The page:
As springtime quickly approaches, many homeschooling high-schoolers start to get really burned out and long for the warm days of summer freedom. However, there are still two quarters of work to get through before the break can begin. Here are some tips on how to be more efficient in finishing up the year that I learned while I was a Seton high school student.
1. Finish up easier subjects early.
English and Religion were some of the easier subjects for me, so one year I finished them up in April to give myself time to focus on the difficult subjects at the end of the year. I was able to get through the harder subjects, such as Latin and Algebra II, on time because I could give them my undivided attention.
2. Don’t be scared to work on Saturdays.
I discovered junior year that when doing the upper grades of Seton, at least for me, I had three choices:
- Work too many hours a day and get burned out.
- Work through the summers.
- Study for a few hours on the weekends.
Some people might be able to handle long weeks or no summer vacation, but I wasn’t one of them. After slacking my junior year and not finishing up until Labor Day, I started doing more weekend work my senior year, and it really helped me get my assignments done while still having time to rest on Sunday.
3. Don’t overwork.
Achieving a work-life balance was a struggle for me throughout high school. I would go through phases in which I would do school almost every second of every day, and then I would go through phases in which I barely did any and instead wasted time online.
Looking back, I realize that the workaholic phases caused the slacker phases—I was so burned out from studying too hard that I eventually ran out of energy. This lesson finally sunk in the final semester of my senior year. Instead of working all day, I made sure I had time to pray, play piano, spend time with friends and family, and get regular exercise.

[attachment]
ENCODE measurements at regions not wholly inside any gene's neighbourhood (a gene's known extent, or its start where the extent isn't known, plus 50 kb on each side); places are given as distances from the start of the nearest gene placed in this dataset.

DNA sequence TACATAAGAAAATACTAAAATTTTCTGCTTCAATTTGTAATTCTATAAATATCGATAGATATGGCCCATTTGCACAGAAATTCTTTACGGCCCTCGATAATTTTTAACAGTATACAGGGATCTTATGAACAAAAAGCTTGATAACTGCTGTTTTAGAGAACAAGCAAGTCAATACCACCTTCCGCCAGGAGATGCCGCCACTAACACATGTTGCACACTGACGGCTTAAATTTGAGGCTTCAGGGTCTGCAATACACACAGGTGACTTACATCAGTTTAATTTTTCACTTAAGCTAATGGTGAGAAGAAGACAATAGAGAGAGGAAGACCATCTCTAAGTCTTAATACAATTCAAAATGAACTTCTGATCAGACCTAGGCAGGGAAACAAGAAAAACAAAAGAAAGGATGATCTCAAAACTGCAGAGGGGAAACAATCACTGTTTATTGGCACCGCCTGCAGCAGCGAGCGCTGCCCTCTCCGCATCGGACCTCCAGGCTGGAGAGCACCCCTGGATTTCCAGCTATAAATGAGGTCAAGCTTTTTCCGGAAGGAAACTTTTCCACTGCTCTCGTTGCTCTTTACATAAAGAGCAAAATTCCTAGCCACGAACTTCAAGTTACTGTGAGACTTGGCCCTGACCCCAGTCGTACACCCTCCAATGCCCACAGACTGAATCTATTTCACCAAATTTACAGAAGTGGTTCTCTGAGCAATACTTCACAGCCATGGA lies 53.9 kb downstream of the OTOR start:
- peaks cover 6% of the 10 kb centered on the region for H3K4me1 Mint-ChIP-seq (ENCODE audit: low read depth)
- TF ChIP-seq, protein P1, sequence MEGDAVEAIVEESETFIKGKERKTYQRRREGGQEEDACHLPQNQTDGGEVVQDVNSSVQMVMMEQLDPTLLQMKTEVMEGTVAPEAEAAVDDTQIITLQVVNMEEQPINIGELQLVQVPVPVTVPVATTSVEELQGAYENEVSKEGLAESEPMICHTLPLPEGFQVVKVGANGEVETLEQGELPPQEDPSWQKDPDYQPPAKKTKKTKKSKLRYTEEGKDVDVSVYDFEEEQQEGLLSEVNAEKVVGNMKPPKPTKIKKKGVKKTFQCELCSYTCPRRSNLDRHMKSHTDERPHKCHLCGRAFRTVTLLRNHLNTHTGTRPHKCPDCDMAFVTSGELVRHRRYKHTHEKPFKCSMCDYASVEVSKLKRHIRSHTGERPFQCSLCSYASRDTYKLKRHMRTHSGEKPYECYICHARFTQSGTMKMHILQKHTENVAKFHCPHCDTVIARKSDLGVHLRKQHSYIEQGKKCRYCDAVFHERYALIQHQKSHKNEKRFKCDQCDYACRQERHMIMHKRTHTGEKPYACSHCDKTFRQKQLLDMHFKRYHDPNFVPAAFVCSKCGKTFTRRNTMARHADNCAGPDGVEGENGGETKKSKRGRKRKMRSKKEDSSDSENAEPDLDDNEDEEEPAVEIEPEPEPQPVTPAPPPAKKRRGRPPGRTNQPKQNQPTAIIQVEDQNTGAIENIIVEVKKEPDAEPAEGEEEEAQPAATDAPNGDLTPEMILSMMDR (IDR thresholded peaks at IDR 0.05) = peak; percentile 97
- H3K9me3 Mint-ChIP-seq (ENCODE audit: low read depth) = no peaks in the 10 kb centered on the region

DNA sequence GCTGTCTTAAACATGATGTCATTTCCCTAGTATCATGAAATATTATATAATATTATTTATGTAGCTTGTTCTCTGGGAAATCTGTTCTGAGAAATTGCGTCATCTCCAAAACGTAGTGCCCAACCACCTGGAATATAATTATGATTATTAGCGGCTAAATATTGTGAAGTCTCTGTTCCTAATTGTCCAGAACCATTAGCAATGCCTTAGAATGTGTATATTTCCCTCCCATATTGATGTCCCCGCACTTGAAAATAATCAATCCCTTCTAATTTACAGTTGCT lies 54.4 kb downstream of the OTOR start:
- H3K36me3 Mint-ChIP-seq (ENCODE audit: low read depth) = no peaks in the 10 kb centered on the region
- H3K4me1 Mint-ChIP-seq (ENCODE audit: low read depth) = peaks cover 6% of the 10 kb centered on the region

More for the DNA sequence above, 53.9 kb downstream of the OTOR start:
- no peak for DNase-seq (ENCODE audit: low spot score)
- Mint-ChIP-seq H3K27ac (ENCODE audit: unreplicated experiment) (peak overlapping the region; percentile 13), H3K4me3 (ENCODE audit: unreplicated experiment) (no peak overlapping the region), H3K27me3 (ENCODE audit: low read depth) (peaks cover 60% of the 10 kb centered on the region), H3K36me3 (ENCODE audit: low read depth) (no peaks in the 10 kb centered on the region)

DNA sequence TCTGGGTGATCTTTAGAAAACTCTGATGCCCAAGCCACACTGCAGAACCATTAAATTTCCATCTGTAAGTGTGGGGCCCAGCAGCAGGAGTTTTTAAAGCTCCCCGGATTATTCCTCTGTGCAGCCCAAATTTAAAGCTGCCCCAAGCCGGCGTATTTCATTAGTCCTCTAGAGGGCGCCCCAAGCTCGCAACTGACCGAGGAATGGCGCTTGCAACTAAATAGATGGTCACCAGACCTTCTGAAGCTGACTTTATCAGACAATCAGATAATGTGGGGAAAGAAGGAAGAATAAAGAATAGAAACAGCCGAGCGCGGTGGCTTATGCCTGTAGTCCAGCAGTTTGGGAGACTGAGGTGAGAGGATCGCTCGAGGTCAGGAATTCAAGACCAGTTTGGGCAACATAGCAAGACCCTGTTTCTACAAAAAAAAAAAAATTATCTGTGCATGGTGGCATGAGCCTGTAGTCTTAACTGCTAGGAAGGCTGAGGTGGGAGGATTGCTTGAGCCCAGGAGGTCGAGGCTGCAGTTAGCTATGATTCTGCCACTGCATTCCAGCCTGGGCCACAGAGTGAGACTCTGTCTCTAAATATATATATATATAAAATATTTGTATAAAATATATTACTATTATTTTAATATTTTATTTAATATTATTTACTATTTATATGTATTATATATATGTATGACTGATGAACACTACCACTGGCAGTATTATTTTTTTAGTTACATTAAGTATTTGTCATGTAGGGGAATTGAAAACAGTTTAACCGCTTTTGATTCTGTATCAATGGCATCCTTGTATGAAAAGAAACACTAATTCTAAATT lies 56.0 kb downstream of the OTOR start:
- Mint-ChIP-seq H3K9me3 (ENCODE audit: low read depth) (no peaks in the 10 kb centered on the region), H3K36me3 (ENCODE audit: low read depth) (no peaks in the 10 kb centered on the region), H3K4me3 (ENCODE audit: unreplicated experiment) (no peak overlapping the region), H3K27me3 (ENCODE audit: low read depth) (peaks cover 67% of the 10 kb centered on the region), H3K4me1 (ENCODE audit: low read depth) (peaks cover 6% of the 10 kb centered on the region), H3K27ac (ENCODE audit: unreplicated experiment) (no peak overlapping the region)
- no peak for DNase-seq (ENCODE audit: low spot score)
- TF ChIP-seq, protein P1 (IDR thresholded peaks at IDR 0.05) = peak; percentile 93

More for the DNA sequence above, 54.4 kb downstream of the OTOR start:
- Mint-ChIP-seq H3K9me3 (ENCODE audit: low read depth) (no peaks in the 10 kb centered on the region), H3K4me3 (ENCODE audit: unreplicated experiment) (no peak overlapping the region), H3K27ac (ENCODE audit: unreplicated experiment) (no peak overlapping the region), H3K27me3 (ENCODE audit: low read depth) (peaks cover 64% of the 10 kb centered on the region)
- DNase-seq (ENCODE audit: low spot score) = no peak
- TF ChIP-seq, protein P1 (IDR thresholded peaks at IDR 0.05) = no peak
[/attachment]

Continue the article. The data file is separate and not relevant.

Taking care of other important aspects of my life made me refreshed and more ready to tackle my schoolwork.
4. A change of scenery can be a great thing.
For years, I would sit at the same desk for hours each day, and I got so ridiculously sick of it that I had a hard time focusing. Then, I started going into work with my dad at least once a week and either worked in his office building or at a nearby coffee shop.
Sometimes, if it was nice out, I would sit in the park next to his office and read a book analysis book. This approach improved my mood, and the days when I went to work with him were some of the most productive I had that year.
5. Only do what helps.
One thing that people at Seton say often that I really like is that the lesson plans are a guide. I used to think that I needed to rigidly adhere to them, but that’s not the case. Once I started junior year, my mom gave me charge of the lesson plans with the instructions to do the Seton suggested assignments only if they helped me learn the material. This system was great.
I found that I needed to do most of the Seton suggested assignments for tough subjects like Latin and American History, but for English, I could do them orally or skip them entirely. Sometimes, I would skip writing out answers to questions and instead use the questions to help me make a study guide.
When I started using the lesson plans as they were intended, I not only got more work done in less time, but my grades improved.
I hope there’s a current Seton student out there reading this who benefits from what I learned through my mistakes.